Following the Money

  • July 22nd, 2005

Software Supplier Draws on UA Data Mining Expertise in Battle Against Money Laundering

by Niko Corley

Dr. Michael Hardin and a team of UA students are partnering with SAS, a leading software supplier, in research to reduce money laundering.
Dr. Michael Hardin and a team of UA students are partnering with SAS, a leading software supplier, in research to reduce money laundering.

Money laundering, according to news accounts, is the world’s third largest business, a business so large that it is nearly impossible to even estimate the volume. The United Nations Crime and Justice Database describes the crime being officially recorded at national levels in more than 80 countries.

It adversely affects financial institutions and entire economies, creating changes in demand for money, exchange and interest rate volatility, heightened risks to asset quality and asset price bubble. Terrorist activities are sometimes funded from the proceeds of illegal activities, and perpetrators must find ways to launder the funds in order to use them without drawing the authorities’ attention.

A recently negotiated partnership with SAS, a leading software supplier to the world’s financial services industry, has engaged The University of Alabama’s Culverhouse College of Commerce in business research on a global scale, research that could be part of an effort to slow the pace of money laundering by terrorist groups.

A research team, comprised of a dozen UA students in statistics and data mining and headed by Dr. J. Michael Hardin, professor of statistics and a data mining specialist, is investigating questions posed by financial institutions using SAS software to detect money laundering, score credit reports and perform other data mining tasks.

Terrorist activities are sometimes funded from laundered money.
Terrorist activities are sometimes funded from laundered money.

“Money laundering and terrorist financing are not typically linked to financial instability, but they should be,” notes the International Money Fund website. “These activities are not just the by-products or precursors to often serious criminality and even acts of barbarism; they also taint otherwise unaffected people and institutions.”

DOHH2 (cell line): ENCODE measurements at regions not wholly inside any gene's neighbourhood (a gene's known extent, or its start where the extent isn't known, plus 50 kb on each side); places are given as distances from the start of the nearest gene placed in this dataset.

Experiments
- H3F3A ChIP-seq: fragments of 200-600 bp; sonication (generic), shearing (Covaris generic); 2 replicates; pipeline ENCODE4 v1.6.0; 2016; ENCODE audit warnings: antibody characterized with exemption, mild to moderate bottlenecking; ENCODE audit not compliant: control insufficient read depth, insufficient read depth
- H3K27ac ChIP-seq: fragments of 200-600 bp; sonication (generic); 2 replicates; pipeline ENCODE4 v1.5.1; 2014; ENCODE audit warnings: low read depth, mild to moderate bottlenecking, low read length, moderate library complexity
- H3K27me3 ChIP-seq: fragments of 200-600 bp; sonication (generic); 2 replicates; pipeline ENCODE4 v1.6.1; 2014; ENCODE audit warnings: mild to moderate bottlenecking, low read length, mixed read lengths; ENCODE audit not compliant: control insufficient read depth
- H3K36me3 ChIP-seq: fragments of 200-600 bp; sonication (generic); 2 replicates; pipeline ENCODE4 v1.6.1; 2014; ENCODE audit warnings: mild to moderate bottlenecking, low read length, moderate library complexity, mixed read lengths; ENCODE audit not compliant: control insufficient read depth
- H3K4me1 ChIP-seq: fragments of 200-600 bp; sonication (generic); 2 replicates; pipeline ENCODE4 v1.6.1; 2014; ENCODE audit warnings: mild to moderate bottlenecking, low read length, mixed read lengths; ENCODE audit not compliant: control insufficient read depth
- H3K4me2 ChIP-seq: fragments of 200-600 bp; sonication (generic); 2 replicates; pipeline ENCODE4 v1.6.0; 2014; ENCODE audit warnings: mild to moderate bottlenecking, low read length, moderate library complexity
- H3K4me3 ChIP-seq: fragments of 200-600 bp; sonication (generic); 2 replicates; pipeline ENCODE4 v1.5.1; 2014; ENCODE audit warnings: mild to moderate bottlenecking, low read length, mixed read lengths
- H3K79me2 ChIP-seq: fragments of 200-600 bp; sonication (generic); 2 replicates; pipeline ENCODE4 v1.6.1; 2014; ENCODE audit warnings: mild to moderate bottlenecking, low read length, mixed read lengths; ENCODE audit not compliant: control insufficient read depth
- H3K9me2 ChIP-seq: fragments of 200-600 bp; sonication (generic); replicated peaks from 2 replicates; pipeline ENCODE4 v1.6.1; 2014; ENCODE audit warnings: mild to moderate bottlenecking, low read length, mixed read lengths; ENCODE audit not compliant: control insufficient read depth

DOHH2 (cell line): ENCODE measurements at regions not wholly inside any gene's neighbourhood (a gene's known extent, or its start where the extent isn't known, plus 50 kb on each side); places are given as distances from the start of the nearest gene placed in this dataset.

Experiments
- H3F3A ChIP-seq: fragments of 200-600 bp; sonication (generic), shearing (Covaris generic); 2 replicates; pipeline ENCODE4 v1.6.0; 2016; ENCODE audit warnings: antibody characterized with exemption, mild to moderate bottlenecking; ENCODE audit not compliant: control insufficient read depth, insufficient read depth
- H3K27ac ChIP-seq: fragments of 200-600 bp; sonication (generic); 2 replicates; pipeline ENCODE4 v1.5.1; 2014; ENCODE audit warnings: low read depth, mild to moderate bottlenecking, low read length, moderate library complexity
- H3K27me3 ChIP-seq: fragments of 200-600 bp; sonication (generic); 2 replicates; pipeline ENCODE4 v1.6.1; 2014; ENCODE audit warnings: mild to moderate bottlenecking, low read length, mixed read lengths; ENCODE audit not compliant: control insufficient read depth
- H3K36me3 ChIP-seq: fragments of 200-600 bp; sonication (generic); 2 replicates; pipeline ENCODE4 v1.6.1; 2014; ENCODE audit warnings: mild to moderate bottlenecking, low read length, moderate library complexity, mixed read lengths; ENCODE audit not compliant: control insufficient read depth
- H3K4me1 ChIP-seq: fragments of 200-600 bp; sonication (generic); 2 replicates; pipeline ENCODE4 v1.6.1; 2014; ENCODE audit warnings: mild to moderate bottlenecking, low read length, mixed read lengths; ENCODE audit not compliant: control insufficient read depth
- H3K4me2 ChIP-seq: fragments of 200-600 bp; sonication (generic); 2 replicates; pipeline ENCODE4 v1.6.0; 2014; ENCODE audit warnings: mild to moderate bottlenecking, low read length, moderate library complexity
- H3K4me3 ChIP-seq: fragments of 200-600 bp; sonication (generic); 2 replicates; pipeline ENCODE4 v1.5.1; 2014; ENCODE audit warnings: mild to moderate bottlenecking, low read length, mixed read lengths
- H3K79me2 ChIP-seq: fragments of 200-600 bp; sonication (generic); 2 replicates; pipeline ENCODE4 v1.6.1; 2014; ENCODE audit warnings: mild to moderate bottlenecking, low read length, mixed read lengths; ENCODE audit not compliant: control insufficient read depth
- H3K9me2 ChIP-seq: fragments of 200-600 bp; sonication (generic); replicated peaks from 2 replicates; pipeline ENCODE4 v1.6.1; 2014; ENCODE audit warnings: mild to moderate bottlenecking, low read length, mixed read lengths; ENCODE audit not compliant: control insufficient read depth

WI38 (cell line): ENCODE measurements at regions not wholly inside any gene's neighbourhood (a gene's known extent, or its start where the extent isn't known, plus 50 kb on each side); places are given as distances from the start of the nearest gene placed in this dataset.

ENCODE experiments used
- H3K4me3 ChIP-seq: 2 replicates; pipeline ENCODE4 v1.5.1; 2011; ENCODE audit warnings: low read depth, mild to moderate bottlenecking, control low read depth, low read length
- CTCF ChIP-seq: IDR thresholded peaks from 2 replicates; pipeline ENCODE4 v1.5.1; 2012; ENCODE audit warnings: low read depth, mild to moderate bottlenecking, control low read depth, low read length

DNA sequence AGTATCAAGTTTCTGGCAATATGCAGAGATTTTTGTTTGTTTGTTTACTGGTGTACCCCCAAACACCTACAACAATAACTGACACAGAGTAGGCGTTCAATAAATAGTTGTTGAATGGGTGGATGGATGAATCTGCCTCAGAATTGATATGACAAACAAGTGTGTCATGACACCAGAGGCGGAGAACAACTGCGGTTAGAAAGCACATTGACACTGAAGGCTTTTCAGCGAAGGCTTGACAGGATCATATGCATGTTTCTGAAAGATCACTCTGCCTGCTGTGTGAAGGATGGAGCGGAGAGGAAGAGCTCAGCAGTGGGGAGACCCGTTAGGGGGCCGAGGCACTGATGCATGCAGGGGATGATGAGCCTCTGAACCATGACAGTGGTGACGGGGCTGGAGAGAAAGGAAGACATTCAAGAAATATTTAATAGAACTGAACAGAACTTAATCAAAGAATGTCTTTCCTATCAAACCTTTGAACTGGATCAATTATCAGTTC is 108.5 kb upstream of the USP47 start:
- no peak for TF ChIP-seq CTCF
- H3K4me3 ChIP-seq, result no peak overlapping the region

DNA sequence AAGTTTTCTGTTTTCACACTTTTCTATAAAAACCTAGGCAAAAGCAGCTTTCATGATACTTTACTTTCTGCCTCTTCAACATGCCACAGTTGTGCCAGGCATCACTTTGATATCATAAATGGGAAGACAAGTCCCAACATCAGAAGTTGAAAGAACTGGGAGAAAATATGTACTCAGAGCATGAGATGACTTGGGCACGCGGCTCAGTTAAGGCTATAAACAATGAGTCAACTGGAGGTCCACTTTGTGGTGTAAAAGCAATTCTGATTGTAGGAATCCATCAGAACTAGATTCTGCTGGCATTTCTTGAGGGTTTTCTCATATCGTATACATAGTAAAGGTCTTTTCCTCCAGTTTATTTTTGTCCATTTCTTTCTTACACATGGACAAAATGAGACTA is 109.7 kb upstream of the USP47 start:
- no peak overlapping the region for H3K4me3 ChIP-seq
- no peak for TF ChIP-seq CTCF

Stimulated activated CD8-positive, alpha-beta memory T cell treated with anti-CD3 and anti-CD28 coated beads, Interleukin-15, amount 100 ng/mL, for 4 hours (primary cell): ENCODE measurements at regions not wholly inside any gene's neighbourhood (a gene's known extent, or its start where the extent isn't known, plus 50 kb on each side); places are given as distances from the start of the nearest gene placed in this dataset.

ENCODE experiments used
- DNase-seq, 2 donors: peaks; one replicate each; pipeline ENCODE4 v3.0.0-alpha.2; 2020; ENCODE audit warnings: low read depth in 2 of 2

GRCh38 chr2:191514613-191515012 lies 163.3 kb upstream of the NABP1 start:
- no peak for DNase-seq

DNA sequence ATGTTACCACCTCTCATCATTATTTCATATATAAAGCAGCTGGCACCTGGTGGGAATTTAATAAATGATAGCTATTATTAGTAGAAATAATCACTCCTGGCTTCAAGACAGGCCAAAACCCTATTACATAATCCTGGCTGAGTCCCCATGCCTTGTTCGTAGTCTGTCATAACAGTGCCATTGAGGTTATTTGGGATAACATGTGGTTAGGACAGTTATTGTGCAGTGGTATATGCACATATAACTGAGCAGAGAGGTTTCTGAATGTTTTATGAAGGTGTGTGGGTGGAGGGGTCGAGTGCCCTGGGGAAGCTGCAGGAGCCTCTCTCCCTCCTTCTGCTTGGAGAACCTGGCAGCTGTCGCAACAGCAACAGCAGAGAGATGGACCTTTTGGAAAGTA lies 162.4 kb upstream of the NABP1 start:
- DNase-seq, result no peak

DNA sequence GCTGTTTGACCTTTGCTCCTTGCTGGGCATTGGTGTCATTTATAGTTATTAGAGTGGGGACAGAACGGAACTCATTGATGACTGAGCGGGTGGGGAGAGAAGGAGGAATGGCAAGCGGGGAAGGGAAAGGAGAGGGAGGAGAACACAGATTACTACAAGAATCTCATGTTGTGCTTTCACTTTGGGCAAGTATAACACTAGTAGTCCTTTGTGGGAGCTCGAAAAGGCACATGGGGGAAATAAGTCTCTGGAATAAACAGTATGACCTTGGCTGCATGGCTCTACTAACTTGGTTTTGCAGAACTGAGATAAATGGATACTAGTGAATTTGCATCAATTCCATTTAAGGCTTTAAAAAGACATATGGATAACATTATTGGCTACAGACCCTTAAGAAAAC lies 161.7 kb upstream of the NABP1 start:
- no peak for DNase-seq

Banks are required to comply with a host of regulations designed to deter money laundering and terrorist financing, including screening customers against government-supplied terrorist lists and reporting suspicious activity to law-enforcement and regulatory authorities.

Considering this, plus the high-profile corporate scandals that have plagued the business world in recent years, it is not surprising that software companies report sales and installations of anti-money laundering and regulatory compliance software are up sharply.

Inevitably, institutions using SAS products will have questions regarding the software and the implementation of methods for conducting business that these programs advocate, Hardin said. Occasionally, requests are beyond that which SAS has can answer.

“These are questions that SAS staff does not have the time to address,” Hardin said.

The questions sometimes require a great deal of research to answer, which is where UA now plays a crucial role. SAS has provided the UA team with the necessary programs for answering these questions. This includes the newest credit scoring and money laundering software, in addition to the data mining programs already in use. Hardin said he believes his team of students is servicing the global financial community, gaining valuable work experience and maybe even making the world a safer place to live.

“By partnering with SAS, our students are not just isolated with academic research, they can see the translation in a real world setting,” Hardin said.

This research partnership has also paved the way for other programs. A UA/SAS summer internship, a credit scoring conference, and a one-day credit-scoring course for students and local banks are all under development.

Hardin, whose background is in data mining and credit scoring, has worked with SAS since 1997 as a consultant and was instrumental in establishing the partnership with the University. He believes academic institutions can be extremely valuable to SAS in the future.

“I think UA will serve as a test case for SAS in working with universities,” Hardin said.

Further Reading


Betsy Irwin, education outreach coordinator, 205/371-2234,


Richard LeComte, UA Public Relations, 205/348-3782,

The University of Alabama, part of The University of Alabama System, is the state’s flagship university. UA shapes a better world through its teaching, research and service. With a global reputation for excellence, UA provides an inclusive, forward-thinking environment and nearly 200 degree programs on a beautiful, student-centered campus. A leader in cutting-edge research, UA advances discovery, creative inquiry and knowledge through more than 30 research centers. As the state’s largest higher education institution, UA drives economic growth in Alabama and beyond.